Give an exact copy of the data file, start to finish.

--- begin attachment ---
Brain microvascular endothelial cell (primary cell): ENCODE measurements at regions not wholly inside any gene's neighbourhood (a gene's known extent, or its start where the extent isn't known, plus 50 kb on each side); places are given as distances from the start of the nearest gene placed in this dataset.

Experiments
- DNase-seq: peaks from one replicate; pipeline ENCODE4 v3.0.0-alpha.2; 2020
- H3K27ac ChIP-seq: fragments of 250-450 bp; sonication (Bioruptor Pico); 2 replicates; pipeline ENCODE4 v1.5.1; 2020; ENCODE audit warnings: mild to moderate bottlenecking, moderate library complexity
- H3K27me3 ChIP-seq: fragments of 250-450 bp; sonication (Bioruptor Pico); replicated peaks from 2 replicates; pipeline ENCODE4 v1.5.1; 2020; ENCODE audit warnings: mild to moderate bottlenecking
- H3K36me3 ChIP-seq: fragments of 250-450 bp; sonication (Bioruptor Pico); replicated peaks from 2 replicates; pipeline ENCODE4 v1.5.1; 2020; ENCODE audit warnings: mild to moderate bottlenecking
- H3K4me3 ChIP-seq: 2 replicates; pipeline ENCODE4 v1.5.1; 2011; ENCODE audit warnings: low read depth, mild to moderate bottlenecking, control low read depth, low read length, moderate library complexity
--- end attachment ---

Brain microvascular endothelial cell (primary cell): ENCODE measurements at regions not wholly inside any gene's neighbourhood (a gene's known extent, or its start where the extent isn't known, plus 50 kb on each side); places are given as distances from the start of the nearest gene placed in this dataset.

Experiments
- DNase-seq: peaks from one replicate; pipeline ENCODE4 v3.0.0-alpha.2; 2020
- H3K27ac ChIP-seq: fragments of 250-450 bp; sonication (Bioruptor Pico); 2 replicates; pipeline ENCODE4 v1.5.1; 2020; ENCODE audit warnings: mild to moderate bottlenecking, moderate library complexity
- H3K27me3 ChIP-seq: fragments of 250-450 bp; sonication (Bioruptor Pico); replicated peaks from 2 replicates; pipeline ENCODE4 v1.5.1; 2020; ENCODE audit warnings: mild to moderate bottlenecking
- H3K36me3 ChIP-seq: fragments of 250-450 bp; sonication (Bioruptor Pico); replicated peaks from 2 replicates; pipeline ENCODE4 v1.5.1; 2020; ENCODE audit warnings: mild to moderate bottlenecking
- H3K4me3 ChIP-seq: 2 replicates; pipeline ENCODE4 v1.5.1; 2011; ENCODE audit warnings: low read depth, mild to moderate bottlenecking, control low read depth, low read length, moderate library complexity